backgammon; second, it contains only about 60% as much text as
"Backgammon", while not being significantly terser; and third, the
authors' lack of qualifications is evidenced in some of their
misleading and/or naive analyses.
I think that you should search your local, or even not quite local,
used/out-of-print bookstores for "Backgammon", and pay up to about $50
for it -- though if you find it in such a store, it is likely to be
discounted to about $15; and then, if you cannot find it at a
reasonable price, buy and read "The Backgammon Handbook" -- after
which your time won't be best spent reading Magriel soon thereafter.
> are you familiar with Kleinmans books,
I have read most of his "magnum opus" "Vision Laughs at Counting",
which contains much sound advice on the practical aspects of
bg play (e.g., sections on bg hustlers, bg cheaters, chouette money
management), seminal advice on handling the doubler, and even a few
unprecedented mathematical characterizations of certain aspects of
certain positions (e.g., how many pips to penalize a player for having
one or more checkers on the bar).
> are they good ?
"Vision Laughs at Counting" is generally insightful and often very
amusingly written, but not suitable as an introductory text, sometimes
obsolete, and sometimes simply wrong; and though it is the only text
by Kleinman that I have read, I have good reason to believe that that
judgment applies to Kleinman's other texts, as well.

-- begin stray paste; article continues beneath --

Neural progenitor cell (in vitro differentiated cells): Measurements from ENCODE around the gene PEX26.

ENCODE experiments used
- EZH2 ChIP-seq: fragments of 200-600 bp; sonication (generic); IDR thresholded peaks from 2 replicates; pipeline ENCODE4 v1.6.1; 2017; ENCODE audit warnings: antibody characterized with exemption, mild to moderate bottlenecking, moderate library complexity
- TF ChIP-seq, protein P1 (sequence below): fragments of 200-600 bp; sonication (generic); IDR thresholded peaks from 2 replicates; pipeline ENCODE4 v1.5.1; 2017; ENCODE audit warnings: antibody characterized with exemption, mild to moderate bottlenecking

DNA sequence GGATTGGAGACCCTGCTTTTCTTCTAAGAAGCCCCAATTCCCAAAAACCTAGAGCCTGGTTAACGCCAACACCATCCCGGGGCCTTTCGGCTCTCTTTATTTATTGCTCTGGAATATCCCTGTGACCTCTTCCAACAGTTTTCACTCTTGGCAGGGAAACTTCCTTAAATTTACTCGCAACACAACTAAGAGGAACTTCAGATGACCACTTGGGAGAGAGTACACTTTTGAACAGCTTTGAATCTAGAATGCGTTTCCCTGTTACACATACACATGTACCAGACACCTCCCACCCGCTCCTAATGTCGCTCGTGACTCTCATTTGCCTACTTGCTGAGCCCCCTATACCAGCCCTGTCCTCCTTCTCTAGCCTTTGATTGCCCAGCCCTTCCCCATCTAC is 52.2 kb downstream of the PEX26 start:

Ok; then after finishing "Backgammon" or "The Backgammon Handbook",
study Jeff Ward's "The Doubling Cube in Backgammon" -- which has long
been offered through Carol Cole.
Magriel's "Backgammon" routinely used to be, and sometimes still is,
referred to as "the Bible (of backgammon)"; but since the publication
of Robertie's three books on backgammon --i.e., "Lee Genud vs. Joe
Dwek" (1982), "Advanced Backgammon" (1984 and 1991, the latter edition
in two volumes), and "Reno, 1986" (1987)-- I think that it's more
appropriate to refer to "Backgammon" and collectively those three as
the Old and New Testaments of backgammon, respectively. Given that
you have already finished studying "The Backgammon Handbook" and
"The Doubling Cube in Backgammon", I think that you should read one or
more books of Robertie's "New Testament" fairly soon after finishing
Roy Friedman's "World Class Backgammon, Move-By-Move" -- which I,
also, recently received a copy of from Carol Cole, and is the
backgammon book that I intend to read next.
Well, from the quality perspective, I was significantly more impressed
with it when perhaps the only bg literature I had read was typical
junk from the 1970s (i.e., Bruce Becker's monumentally horrible